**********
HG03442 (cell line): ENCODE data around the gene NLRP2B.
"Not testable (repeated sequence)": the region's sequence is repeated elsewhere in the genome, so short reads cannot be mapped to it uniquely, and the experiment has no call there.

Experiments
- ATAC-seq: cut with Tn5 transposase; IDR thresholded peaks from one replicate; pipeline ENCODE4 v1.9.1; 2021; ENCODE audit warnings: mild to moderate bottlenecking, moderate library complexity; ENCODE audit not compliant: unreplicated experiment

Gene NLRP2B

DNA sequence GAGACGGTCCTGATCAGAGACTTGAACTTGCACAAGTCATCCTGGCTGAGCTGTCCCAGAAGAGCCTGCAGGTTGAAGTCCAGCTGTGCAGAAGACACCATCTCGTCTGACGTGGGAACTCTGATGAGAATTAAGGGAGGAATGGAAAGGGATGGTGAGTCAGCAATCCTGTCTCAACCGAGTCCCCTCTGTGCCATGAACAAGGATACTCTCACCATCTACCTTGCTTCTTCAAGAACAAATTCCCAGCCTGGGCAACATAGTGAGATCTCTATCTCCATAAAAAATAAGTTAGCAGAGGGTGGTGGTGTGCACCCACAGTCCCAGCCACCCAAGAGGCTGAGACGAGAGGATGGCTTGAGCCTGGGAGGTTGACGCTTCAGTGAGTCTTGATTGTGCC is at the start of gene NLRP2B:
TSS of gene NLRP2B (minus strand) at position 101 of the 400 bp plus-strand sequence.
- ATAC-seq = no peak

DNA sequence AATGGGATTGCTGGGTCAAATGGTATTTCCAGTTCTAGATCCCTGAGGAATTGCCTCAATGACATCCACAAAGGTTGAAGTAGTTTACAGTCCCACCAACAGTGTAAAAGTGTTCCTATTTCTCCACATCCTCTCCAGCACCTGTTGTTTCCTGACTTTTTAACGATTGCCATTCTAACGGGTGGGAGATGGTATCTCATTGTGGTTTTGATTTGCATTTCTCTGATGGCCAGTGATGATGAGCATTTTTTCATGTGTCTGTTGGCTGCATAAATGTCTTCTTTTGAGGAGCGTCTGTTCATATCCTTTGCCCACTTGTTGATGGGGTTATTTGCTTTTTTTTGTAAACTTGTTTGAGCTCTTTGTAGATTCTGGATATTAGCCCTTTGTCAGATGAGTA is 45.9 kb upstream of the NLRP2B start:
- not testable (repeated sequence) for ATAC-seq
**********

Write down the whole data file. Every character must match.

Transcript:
HG03442 (cell line): ENCODE data around the gene NLRP2B.
"Not testable (repeated sequence)": the region's sequence is repeated elsewhere in the genome, so short reads cannot be mapped to it uniquely, and the experiment has no call there.

Experiments
- ATAC-seq: cut with Tn5 transposase; IDR thresholded peaks from one replicate; pipeline ENCODE4 v1.9.1; 2021; ENCODE audit warnings: mild to moderate bottlenecking, moderate library complexity; ENCODE audit not compliant: unreplicated experiment

Gene NLRP2B

DNA sequence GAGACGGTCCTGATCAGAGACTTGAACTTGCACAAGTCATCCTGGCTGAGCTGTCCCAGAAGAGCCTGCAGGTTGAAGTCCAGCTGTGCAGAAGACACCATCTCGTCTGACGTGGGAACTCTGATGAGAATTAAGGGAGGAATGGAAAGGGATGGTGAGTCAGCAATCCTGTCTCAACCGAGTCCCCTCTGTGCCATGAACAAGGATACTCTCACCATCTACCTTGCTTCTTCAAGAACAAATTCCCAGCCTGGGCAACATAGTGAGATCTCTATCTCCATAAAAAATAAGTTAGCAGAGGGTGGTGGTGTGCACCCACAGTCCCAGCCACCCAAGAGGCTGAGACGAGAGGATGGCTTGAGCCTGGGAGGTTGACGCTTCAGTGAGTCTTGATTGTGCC is at the start of gene NLRP2B:
TSS of gene NLRP2B (minus strand) at position 101 of the 400 bp plus-strand sequence.
- ATAC-seq = no peak

DNA sequence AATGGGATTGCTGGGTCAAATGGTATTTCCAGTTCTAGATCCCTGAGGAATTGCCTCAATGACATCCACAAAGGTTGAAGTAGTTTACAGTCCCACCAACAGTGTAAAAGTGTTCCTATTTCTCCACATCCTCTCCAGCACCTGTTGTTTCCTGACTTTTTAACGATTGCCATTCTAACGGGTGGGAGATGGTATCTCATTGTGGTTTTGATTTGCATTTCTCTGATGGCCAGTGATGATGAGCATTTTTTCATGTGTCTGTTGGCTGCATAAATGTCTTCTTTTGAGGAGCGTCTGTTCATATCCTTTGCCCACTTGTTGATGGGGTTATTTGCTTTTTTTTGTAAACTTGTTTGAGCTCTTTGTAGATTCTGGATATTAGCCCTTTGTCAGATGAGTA is 45.9 kb upstream of the NLRP2B start:
- not testable (repeated sequence) for ATAC-seq